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Regional Mobility Authority

By: Amanda O'Neal
By: Amanda O'Neal

Limited state funding coupled with population growth predictions have the Brazos Valley Council of Governments looking for alternative ways to build new roads. One way is to form a Regional Mobility Authority or RMA.

There could be a way to fund and build new roads faster. It's called a Regional Mobility Authority.

Michael Parks with the Brazos Valley Council of Governments is leading the efforts to form one in our area.

" What we're finding out about the RMA's that have already been created across the state, TXDOT Ash looked very favorable on those regions that are willing to help themselves. They then come along as partners and also put money into the area," said Parks.

A regional mobility authority is a political subdivision made up of one or more counties. Its main goal is to help finance and design transportation projects.

The RMA takes in money through grants and bond revenues, but most of it would come from toll roads.

" The benefit of RMA's is that you can move projects forward that you need now without having to wait for traditional sources of funding," said Brian Wood with TXDOT.

Wood says the Brazos Valley would benefit from an RMA since there usually isn't enough state funding for regional road projects. He says other benefits include generating revenue for other transportation priorities and more control for local governments in planning.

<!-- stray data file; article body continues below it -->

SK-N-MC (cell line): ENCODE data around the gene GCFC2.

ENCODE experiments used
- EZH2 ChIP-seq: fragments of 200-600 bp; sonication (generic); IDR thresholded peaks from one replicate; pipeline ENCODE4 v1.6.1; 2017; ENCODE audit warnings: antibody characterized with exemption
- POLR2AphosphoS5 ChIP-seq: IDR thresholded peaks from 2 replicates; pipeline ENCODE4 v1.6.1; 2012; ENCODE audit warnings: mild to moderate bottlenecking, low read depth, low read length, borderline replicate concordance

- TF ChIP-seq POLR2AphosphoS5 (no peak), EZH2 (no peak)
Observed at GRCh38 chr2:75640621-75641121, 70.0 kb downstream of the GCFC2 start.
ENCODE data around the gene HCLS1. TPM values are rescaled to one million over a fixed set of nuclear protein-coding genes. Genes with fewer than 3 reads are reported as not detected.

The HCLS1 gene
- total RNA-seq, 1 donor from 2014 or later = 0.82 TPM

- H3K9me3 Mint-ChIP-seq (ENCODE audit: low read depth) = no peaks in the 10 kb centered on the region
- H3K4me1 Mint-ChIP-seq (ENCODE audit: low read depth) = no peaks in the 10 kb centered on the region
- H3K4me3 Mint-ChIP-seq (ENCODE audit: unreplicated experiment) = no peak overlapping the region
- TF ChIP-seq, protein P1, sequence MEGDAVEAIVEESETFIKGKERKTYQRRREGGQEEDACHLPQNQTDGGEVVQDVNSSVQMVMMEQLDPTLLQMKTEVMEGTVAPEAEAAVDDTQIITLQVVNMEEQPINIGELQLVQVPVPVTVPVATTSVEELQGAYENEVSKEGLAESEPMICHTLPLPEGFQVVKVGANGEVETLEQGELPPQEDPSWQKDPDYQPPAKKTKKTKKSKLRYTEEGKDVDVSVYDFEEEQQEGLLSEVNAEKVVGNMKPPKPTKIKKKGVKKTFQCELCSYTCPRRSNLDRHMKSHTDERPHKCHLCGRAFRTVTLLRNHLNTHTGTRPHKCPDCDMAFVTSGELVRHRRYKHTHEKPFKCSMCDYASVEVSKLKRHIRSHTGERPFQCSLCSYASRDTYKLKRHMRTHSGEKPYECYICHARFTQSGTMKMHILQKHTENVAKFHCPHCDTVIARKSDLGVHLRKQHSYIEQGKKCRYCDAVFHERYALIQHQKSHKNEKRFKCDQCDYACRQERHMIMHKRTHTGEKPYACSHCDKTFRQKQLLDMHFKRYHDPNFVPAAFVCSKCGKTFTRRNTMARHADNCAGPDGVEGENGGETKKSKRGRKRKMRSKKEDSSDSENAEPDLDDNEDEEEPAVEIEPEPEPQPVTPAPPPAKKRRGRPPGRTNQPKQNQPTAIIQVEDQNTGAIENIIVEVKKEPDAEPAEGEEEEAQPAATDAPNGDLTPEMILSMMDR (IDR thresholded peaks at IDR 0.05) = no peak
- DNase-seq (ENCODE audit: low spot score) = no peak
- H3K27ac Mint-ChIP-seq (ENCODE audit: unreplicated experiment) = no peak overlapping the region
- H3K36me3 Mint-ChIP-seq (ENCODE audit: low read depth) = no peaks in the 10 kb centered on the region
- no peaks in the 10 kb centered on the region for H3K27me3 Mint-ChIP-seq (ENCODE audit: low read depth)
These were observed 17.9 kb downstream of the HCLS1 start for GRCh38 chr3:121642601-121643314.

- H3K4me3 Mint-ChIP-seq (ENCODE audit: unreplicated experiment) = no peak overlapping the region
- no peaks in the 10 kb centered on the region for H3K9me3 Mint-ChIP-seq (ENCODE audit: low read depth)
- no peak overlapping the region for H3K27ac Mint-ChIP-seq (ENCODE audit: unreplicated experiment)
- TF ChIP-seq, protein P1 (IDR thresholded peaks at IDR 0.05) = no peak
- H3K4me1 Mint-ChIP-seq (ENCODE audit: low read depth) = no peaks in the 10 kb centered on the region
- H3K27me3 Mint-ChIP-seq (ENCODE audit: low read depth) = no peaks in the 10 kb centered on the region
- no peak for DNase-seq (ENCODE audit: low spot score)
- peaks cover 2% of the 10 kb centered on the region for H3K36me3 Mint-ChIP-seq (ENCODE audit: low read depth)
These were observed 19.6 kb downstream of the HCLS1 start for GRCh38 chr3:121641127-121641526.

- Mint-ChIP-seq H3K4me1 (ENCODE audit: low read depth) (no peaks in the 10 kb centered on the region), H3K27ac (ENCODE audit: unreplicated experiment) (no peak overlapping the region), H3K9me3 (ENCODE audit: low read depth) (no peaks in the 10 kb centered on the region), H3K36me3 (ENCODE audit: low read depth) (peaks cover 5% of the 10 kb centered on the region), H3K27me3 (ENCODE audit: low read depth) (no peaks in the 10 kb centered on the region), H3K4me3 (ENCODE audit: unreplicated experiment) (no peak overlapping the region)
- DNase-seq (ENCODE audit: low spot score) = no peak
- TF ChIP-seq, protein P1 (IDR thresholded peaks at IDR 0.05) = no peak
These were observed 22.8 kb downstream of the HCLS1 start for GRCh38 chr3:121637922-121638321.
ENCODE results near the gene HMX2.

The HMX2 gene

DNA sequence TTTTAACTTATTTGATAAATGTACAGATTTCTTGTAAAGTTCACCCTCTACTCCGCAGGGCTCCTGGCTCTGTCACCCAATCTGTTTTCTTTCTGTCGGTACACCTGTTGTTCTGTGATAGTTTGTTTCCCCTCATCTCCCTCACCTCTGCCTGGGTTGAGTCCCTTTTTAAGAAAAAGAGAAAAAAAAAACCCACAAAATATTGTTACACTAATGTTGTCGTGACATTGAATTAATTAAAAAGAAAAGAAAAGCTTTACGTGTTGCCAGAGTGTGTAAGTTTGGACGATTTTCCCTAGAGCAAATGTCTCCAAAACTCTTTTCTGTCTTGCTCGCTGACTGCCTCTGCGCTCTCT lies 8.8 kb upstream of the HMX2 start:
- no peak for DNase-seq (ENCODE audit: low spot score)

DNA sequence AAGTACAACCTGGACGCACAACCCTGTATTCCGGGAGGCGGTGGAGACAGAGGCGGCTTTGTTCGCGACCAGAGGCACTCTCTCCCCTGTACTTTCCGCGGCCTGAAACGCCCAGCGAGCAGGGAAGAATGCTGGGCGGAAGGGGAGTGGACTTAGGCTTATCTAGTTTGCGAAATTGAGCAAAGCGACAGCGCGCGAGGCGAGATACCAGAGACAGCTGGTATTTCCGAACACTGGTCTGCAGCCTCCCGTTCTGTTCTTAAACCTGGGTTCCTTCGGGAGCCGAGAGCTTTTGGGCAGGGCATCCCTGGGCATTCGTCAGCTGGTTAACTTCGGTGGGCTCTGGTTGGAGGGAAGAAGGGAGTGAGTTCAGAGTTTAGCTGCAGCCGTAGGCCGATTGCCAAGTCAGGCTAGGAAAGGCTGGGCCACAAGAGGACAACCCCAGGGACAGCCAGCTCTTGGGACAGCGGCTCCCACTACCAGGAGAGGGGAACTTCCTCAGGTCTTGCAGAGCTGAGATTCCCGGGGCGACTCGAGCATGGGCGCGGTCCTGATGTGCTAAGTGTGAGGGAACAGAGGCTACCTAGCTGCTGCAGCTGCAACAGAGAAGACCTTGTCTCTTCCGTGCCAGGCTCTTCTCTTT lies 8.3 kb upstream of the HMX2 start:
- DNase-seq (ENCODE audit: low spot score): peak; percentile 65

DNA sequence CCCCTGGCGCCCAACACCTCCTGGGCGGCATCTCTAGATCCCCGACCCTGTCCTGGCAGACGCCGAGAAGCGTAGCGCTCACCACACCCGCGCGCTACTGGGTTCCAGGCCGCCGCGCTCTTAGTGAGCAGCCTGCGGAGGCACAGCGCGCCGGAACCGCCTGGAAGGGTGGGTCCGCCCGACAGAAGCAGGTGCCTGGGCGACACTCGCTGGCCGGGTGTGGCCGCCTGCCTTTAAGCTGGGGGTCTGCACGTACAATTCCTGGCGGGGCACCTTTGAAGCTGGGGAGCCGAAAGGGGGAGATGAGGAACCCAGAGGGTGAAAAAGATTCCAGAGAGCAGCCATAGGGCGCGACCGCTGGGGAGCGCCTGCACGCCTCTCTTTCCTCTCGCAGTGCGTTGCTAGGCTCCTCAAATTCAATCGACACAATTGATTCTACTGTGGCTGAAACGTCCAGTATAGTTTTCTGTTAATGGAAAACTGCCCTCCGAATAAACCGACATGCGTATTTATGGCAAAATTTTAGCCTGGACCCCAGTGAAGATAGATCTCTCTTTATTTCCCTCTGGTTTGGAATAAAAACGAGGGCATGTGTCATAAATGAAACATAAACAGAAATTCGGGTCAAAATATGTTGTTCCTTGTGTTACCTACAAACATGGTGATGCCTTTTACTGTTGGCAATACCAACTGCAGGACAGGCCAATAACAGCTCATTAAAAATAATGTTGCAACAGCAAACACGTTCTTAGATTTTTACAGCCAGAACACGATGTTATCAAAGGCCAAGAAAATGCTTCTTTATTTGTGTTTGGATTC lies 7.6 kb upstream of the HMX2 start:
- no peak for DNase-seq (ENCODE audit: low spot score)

Once the bonds are paid off, counties and cities who are members of the RMA can use the money from the toll roads for other transportation needs.

" We can look at having another source of funding for local transportation projects. Projects for city streets, sidewalks, county roads and bridges, airports," said Parks.

But the plan does face some opposition from those concerned about losing property during land acquisition to build new highways.

" A lot of critics have said they don't want to pay for toll roads but the truth is it's really no road or a toll road in some cases," said Wood.

But creating an RMA is not a done deal. It will take the support of several counties in the Brazos Valley to get the idea moving forward.

" We see this as a win-win for our region and one that we're hopeful that all the counties in our region will look favorable upon," said Parks.

Parks is working on the application for an RMA. In order to be approved one or more county commission and the transportation commission in Austin has to approve it, and the potential RMA has to start with one single project.

Parks has meet with all county commissioners in the Council of Governments except for Brazos County. That meeting should happen sometime this summer. He says each county would have to pay roughly 5-thousand dollars to get an RMA started. Commissioners would also appoint someone to represent their county on the board.


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